Use of IT to support R&D management

MIT Slaon Review has results of a survey about the use of data analytics in corporations with quite a bit of useful information.

Our inquiry into how organizations are turning analytics into competitive advantage comprised conducting a survey of more than 4,000 executives, managers and analysts from around the world and from a wide range of industries. The results of our second annual survey are now in and we’ve begun analyzing the data.

Here are some key take home messages for R&D managers.

  1. Data analytics is mainly used to support decision making and resource allocation.  (Pretty obvious)
  2. The key problem in use of data analytics is integrating data from a wide variety of sources.  This is a key problem in R&D management as different the disciplines involved in R&D all use completely different jargons and tools.  The same data is called differently is engineering, project management, marketing or resource allocation.
  3. Another key hurdle is in the consistency of data. When so many different disciplines and tools are involved, it is rare that they all have data available at the same maturity / detail. Many times, organizations with mature data get punished because bad performance is noticeable, while those that do not have data get to misbehave without any problems. This actually devolves organizations to hide data!
  4. Once the information becomes available, executives need to have consistent decision making. This hard because if pet projects are shown to not add value, executives will have to kill them just like any other project. I have seen many a decision making process fail because the leaders were not willing to make hard decisions. Once information becomes available, the leaders will have to walk the talk!

INSEAD Global Innovation Index

INSEAD just announced its 2011 Global Innovation Index (Or an interview here).  Here are top 10:

  1. Switzerland
  2. Sweden
  3. Singapore
  4. Hong Kong (SAR)
  5. Finland
  6. Denmark
  7. United States
  8. Canada
  9. Netherlands
  10. United Kingdom

Here is how this index is computed:

The Global Innovation Index is computed as an average of the scores across inputs pillars (describing the enabling environment for innovation) and output pillars (measuring actual achievements in innovation). Five pillars constitute the Innovation Input Sub-Index: ‘Institutions,’ ‘Human capital and research,’ ‘Infrastructure’, ‘Market sophistication’ and ‘Business sophistication’. The Innovation Output Sub-Index is composed of two pillars: ‘Scientific outputs’ and ‘Creative outputs’. The Innovation Efficiency Index, calculated as the ratio of the two Sub-Indices, examines how economies leverage their enabling environments to stimulate innovation results.

May be US does indeed need to invest more in innovation, but US already has the largest R&D budget in the world.  May be we need to think of something new?

Dr. Naushad Forbes, Chairman of the CII Innovation Council 2011-12 and Director of Forbes Marshall commented: ‘Today the whole world is talking about innovation in all forms starting from industry to government to society. After the recent economic slowdown the focus has shifted clearly towards the developing regions not only in terms of a booming potential market but also a hot spot for frugal innovations. Measuring this shift is important to know how we are doing, the GII is a starting point to do that and unquestionably in the right direction.’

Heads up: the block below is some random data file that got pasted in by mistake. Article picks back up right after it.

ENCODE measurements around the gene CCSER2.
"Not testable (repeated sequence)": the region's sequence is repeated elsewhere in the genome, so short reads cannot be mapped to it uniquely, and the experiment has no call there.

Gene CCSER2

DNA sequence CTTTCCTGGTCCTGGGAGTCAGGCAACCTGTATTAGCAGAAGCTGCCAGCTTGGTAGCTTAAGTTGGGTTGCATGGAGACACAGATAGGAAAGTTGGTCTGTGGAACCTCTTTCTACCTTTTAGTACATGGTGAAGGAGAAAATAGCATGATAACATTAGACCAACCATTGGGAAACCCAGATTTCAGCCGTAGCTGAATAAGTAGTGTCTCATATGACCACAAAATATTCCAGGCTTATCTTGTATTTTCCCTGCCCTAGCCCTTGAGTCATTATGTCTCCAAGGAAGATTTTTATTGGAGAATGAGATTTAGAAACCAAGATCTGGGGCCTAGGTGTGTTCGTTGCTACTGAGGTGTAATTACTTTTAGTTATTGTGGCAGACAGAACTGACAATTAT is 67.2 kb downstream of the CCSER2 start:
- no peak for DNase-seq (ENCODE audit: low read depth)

Here is the NSF Innovation Survey if you want more…

Global race on to match U.S. drone capabilities

A quick post for today.  The article Global race on to match U.S. drone capabilities in The Washington Post has quite a bit of interesting data:

More than 50 countries have purchased surveillance drones, and many have started in-country development programs for armed versions because no nation is currently exporting weaponized drones beyond a handful of sales between the United States and its closest allies.

And here is some evidence:

“In an animated video and map, the thin, sleek drone locates what appears to be a U.S. aircraft carrier group near an island with a striking resemblance to Taiwan and sends targeting information back to shore, triggering a devastating barrage of cruise missiles toward the formation of ships.”

Drones or Unmanned Aerial Vehicles (UAV) are popular because of low cost and low risks:

Military planners worldwide now see drones as relatively cheap weapons and highly effective reconnaissance tools. Hand-launched ones used by ground troops can cost in the tens of thousands of dollars. Near the top of the line, the Predator B, or MQ9-Reaper, manufactured by General Atomics Aeronautical Systems, costs about $10.5 million. By comparison, a single F-22 fighter jet costs about $150 million.

Efforts are underway to extend UAV beyond land:

In recent conflicts, the United States has primarily used land-based drones, but it is developing an aircraft carrier-based version to deploy in the Pacific. Defense analysts say the new drone is partly intended to counter the long-range “carrier killer” missile China is developing.

Here is how arms races start:

China’s rapid development has pushed its neighbors into action. After a diplomatic clash with China last fall over disputed territories in the South China Sea, Japan announced that it planned to send military officials to the United States to study how it operates and maintains its Global Hawk high-altitude surveillance drones. In South Korea, lawmakers this year accused China of hacking into military computers to learn about the country’s plans to acquire Global Hawk, which could peer into not only North Korea but also parts of China and other neighboring countries.